Last month, health insurance company Anthem publicly announced a massive data breach that exposed Social Security Numbers and other personal information on 80 million American customers. You don’t have to be an Anthem customer to be vulnerable to phishing attacks; find out what you can do if you system has been breached (or if you suspect it has been).
Phishers Pounce on Anthem Breach
Immediately after the announcement, cyber criminals sent out phishing emails in an attempt to captilize on the news. The worst outcome of this situation is that the scammers have 80 million social security numbers but even if they only have access to the victims’ email addresses and other critical information, they can do plenty of damage if an unsuspecting individual clicks on a link in the phishing emails, which have been designed to look like they are coming from Anthem or another legitimate source.
A click leading to the wrong website can result in malware quietly infecting an unsuspecting individual’s computer, which then can give the criminal access to view everything typed into the keyboard, viewed on the screen/monitor, recorded with a webcam or copied and pasted from a file to a website (like a password).
What To Do If Your System Has Been Infected (Or You Suspect It Was Infected)
After the fact, if the individual has an idea of when their computer could have been infected, there are a few things they can do to restore their computer to a secure state:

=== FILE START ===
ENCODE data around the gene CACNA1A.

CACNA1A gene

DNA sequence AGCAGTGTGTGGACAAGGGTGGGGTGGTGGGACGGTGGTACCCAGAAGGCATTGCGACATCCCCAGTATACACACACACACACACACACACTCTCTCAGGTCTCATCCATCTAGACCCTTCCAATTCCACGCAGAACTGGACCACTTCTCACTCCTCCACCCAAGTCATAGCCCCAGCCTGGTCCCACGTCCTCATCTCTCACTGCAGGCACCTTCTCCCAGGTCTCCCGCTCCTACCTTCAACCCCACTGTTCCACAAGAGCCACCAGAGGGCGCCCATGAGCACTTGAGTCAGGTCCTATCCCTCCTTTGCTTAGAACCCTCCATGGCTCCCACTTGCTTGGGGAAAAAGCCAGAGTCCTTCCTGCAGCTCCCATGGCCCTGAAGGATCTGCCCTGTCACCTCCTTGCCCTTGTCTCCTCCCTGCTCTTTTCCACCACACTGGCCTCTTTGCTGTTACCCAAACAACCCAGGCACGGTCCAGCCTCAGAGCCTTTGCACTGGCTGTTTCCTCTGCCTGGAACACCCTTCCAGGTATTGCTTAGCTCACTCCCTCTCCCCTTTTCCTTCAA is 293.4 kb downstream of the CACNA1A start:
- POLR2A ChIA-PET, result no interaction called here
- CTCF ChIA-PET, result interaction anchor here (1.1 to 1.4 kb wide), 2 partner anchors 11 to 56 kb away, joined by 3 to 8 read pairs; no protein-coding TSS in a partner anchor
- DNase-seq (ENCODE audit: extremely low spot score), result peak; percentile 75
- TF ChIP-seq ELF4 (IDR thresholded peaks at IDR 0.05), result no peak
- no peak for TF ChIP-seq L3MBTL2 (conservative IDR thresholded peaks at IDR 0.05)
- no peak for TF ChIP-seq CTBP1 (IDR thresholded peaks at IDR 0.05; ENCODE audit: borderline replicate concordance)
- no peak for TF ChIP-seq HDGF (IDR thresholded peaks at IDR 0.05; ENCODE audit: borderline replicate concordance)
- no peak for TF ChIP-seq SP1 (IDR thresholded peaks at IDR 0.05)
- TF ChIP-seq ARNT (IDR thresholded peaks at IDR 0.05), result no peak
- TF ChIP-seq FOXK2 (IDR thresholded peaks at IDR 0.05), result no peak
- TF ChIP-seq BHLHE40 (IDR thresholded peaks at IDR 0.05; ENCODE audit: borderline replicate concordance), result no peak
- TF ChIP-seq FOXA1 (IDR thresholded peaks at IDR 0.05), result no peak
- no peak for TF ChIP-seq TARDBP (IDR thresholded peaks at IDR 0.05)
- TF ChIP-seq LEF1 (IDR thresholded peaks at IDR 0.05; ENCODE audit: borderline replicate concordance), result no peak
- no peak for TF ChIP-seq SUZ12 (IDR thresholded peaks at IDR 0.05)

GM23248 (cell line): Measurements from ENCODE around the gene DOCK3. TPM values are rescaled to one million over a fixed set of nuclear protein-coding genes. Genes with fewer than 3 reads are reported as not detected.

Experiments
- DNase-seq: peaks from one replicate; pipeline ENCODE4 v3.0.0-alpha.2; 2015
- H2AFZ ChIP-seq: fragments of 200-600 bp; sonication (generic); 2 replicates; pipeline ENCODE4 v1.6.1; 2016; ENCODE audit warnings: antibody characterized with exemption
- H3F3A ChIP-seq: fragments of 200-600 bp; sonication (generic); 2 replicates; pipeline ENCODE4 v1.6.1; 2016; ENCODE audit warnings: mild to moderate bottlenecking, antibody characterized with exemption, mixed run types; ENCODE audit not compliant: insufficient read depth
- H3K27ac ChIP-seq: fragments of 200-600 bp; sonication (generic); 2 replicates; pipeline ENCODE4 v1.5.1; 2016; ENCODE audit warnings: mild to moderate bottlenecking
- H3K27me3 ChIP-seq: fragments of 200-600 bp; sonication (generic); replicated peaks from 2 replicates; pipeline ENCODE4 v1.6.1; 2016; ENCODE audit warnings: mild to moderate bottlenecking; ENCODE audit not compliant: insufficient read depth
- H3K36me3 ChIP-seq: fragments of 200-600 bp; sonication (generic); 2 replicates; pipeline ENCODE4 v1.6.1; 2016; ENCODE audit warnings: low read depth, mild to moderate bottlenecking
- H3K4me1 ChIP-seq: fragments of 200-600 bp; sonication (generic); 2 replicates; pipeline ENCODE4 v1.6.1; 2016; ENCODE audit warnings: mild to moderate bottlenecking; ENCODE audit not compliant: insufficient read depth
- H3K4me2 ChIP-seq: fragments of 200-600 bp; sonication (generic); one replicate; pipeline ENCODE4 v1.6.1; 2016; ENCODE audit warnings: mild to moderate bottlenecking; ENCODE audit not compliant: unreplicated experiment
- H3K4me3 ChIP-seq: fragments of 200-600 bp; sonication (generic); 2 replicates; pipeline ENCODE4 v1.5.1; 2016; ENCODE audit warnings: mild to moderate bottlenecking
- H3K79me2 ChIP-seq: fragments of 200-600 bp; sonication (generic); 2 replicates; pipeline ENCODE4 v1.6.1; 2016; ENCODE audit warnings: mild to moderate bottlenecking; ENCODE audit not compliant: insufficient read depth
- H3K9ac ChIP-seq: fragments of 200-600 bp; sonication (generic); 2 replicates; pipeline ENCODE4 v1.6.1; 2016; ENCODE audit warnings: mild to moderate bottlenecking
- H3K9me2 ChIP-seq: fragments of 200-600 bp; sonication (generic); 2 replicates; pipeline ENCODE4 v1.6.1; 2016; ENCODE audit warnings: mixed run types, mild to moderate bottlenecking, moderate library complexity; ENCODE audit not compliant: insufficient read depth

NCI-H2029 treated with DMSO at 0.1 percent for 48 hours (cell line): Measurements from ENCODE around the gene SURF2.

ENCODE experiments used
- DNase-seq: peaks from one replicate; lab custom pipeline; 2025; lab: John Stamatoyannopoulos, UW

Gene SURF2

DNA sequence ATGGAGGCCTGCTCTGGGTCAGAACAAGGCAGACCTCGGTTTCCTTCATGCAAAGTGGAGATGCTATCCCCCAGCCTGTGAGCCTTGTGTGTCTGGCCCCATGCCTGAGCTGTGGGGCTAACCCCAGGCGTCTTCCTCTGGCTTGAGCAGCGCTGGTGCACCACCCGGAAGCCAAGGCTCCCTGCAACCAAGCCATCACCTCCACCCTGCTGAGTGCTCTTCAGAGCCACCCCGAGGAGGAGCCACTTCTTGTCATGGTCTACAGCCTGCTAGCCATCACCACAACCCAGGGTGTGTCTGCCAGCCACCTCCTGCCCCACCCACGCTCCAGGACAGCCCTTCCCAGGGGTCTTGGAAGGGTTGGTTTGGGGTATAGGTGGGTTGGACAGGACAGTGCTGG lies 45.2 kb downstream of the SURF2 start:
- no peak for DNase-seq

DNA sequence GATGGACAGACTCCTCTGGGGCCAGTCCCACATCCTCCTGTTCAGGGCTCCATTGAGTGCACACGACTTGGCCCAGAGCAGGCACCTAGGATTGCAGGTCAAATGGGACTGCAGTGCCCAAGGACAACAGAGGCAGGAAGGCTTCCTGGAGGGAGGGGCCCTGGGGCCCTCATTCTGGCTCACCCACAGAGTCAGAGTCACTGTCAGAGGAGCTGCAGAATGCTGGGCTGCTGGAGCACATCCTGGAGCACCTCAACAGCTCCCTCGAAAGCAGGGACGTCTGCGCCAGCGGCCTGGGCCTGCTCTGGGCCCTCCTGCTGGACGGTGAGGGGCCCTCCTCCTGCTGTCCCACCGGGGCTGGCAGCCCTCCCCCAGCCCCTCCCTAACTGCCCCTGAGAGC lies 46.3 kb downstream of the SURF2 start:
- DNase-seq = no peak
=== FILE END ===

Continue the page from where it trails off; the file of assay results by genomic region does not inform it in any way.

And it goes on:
- Download, install and run an antiLogger to block and remove any existing malware, such as keyloggers and other types of spyware.
- Revert their system to a trusted state prior to the date they believe they were infected. This can be done with Windows System Restore feature but any data created after the date the Restore Point was created will be lost.
One can avoid losing data when preparing ahead of time for a potential security breach. An advanced system recovery tool can create a snapshot of the system in its trusted state and anchor any data files and folders selected, providing access to the most recent version of any files in any selected folders, even if those files don’t exist at the time the snapshot was created. In the event of a future security breach, the user can revert the system to the snapshot from a prior point in time without losing any new data: all the files and folders that were anchored in the past can be restored as they existed today, immediately prior to the breach.
Investigators Suspect Anthem Employee PC Breach
Anthem’s system administrator found that the hackers were using his own security credentials to simply log into the Anthem system and steal 80 million customers’ data.
Investigators discovered a total of five Anthem employees’ credentials were breached, which allowed the hackers to enter the system. This demonstrates the ease at which employees can bypass IT security policy, even unintentionally. Phishing attempts aimed at corporate email addresses can lead exactly to this type of scenario.
Admins can easily protect and revert breached systems to a secure state using the methods explained above.
Keep in mind:
- Even existing antivirus products may not fully protect against all types of antiloggers, so patching your security software’s vulnerabilities with a multi-antilogger is important to keeping your IT security policy intact.
- System Restore doesn’t provide data protection and you may not be able to use this built-in method if your system is rendered unbootable.
- Your data backups are only as good as your most recent backup and if you don’t have a bootable system to import your backups to, they really aren’t of much use at all.
How are you protecting your systems and data?